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Dan
04-22-2009, 14:20
http://news.soc.mil/releases/News%20Archive/2009/April/090422-01.html

Friends use Boston Marathon as stepping stone
BOSTON (USASOC News Service, April 22, 2009) – Behind the story lines of the 113th running of the Boston Marathon there is a patriotic story to be found.

Forget the fact the Boston Marathon is held on Patriot’s Day, a local holiday set aside for the anniversary of the Revolutionary War battles at Lexington and Concord.

There is the story of two close friends and Special Forces Soldiers who were both wounded in combat— one in Iraq, the other Afghanistan. Both are recipients of Silver Star Medals for their actions in combat, single-leg amputees and official finishers of the Boston Marathon.

Maj. Kent Solheim from the U.S. Army John F. Kennedy Special Warfare Center and School and Staff Sgt. John Walding from the 3rd Special Forces Group (Airborne) completed the marathon on hand cycles. Hand cycles are a type of bike in which the rider pedals with his arms instead of his legs. Solheim finished in 1:50:23 and Walding was right behind him at 1:52:53 accomplishing their joint goal of finishing in less than two hours.

Solheim was wounded in Karbala, Iraq, while he was assigned to the 3rd SFG. His team fast-roped onto its target and in the gun battle that ensued, Solheim was shot four different times. Originally, doctors tried to save his leg; 20 months later, he made the tough decision to have his right leg amputated.

That was seven weeks ago.

Walding was wounded in Afghanistan on April 5, 2008, while assaulting an objective. A sniper’s round hit Walding in lower leg, instantly amputating his right leg.

From there, Walding folded his leg into his crotch and tied it with his bootlace. With the help of his team, he later made it down the side of the mountain.

Walding spent four months at Walter Reed Army Medical Center (WRAMC) in Washington, D.C., before deciding to return to Fort Bragg. In February, he had to return to WRAMC for receive a higher level of care.

“My rehabilitation progress has been phenomenal,” said Walding. “Since returning to Walter Reed, I’ve gone from literally not being able to walk a full day without my back hurting to being able to run a seven minute, thirty second mile last week.”

Walter Reed has a strong team of therapist and experience that is passed down to every Soldier who passes through there, Solheim said. The rehabilitation process is a long road, but support is essential to that process.

While at WRAMC, Solheim and Walding met up again—both were in the same unit previously, Company B, 3rd Battalion, 3rd Special Forces Group.

Solheim and Walding know the physical therapy helped, but they believe their friendship pushed them further.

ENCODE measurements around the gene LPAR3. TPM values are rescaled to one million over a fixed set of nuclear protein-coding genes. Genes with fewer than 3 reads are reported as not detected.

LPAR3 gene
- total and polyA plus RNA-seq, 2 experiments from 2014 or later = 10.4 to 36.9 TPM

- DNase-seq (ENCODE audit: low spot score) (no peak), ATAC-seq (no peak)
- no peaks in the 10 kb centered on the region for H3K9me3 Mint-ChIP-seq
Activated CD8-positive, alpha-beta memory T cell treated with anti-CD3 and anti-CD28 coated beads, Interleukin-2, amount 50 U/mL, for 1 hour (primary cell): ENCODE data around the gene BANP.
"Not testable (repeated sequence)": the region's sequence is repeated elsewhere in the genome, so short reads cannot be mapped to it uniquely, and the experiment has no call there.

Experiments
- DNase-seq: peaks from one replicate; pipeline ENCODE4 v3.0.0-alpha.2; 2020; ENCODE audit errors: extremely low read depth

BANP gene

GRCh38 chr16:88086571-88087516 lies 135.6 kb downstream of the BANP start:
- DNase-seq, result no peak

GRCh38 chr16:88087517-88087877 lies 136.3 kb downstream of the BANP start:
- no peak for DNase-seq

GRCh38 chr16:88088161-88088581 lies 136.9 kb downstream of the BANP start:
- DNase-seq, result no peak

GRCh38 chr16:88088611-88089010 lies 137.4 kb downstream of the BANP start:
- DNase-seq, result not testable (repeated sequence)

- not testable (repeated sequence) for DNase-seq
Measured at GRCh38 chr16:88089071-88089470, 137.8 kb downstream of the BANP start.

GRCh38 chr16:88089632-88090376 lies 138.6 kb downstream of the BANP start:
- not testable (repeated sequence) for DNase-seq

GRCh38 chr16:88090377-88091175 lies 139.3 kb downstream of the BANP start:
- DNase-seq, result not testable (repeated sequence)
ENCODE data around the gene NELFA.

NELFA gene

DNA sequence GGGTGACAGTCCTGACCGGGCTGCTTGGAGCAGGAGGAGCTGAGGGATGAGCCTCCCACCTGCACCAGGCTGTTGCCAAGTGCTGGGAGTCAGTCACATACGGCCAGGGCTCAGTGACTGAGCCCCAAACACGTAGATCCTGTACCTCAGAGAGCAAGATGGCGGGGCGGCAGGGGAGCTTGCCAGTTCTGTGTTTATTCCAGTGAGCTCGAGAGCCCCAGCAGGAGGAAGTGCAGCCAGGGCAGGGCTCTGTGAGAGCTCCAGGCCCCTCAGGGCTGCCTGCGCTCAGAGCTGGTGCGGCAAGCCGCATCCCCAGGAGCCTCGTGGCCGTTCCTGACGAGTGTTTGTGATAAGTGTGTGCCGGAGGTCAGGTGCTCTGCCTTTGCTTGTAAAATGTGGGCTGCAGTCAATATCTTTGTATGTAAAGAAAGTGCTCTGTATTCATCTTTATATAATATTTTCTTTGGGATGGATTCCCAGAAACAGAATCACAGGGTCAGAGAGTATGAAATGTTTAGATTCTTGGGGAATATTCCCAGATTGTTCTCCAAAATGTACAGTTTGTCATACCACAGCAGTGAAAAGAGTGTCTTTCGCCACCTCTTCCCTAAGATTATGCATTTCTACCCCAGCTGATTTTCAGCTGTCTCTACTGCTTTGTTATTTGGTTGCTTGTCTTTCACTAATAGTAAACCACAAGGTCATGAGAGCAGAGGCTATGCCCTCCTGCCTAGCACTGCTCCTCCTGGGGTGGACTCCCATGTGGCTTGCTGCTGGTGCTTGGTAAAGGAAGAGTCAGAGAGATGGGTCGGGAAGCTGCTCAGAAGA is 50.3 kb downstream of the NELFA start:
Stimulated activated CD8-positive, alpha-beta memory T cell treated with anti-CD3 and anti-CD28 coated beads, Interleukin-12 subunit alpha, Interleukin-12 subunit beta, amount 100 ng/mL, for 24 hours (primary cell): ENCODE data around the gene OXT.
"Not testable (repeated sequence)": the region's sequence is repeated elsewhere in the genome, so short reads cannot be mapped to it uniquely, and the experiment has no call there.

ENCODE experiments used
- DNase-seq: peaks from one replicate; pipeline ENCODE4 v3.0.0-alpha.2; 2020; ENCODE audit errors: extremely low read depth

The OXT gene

“I really believe God put us together for a reason,” Walding explained. “If he had not been here with me, I would not have pushed as hard as I did. I still would have hit the gym, still have done the cardio, I would have still ran and done what I was supposed to; we feed off each other. It really has doubled what my intentions are!”

It’s huge to have a partner when you are going through something like this, Solheim said.
“John and I are able to work out together. We both support each other and have been close friends here. I push him, he pushes me; it’s a mutual thing. Both of us have achieved high levels of success and our own goals because we have been able to push each other.”

“You have to have that kind of support behind you,” Walding said. “We’re Green Berets, we’re not lazy people. When you take a Green Beret and say you can’t walk anymore, it’s not just the physical aspect, it’s the mental aspect of, ‘Man, I can’t go run today’ and it’s a lot to take in. I gave three years of my life to get this hat and join the brotherhood, and now I may not have that job anymore.”

The Green Berets not only found motivation in each other, but in their families as well.

Family is essential to recovery; from the wife, the children, parents or just someone who supports you, it’s one of the most important factors in making a comeback, Solheim said.

“To have the support of your wife and kids back home and show you this is why you’re here is essential,” Walding began to explain. “I don’t necessarily get healthy to get back to an (Operational Detachment), I mean, that is where my heart is, but when my son is 12-or 15-years-old and wants to play football, Daddy can run around and play football. When my daughter wants to play tennis, Dad can play tennis. It’s not their fault this happened to us, but having their support is the best motivation anyone could ever ask for.”

“We weren’t training for the Boston Marathon when this started,” Walding said. “We were just training so we could play with our kids again. It’s not our kids’ fault that we got shot, and going through this together, it doesn’t matter who finishes first, I couldn’t have done it without Kent and we will finish together.”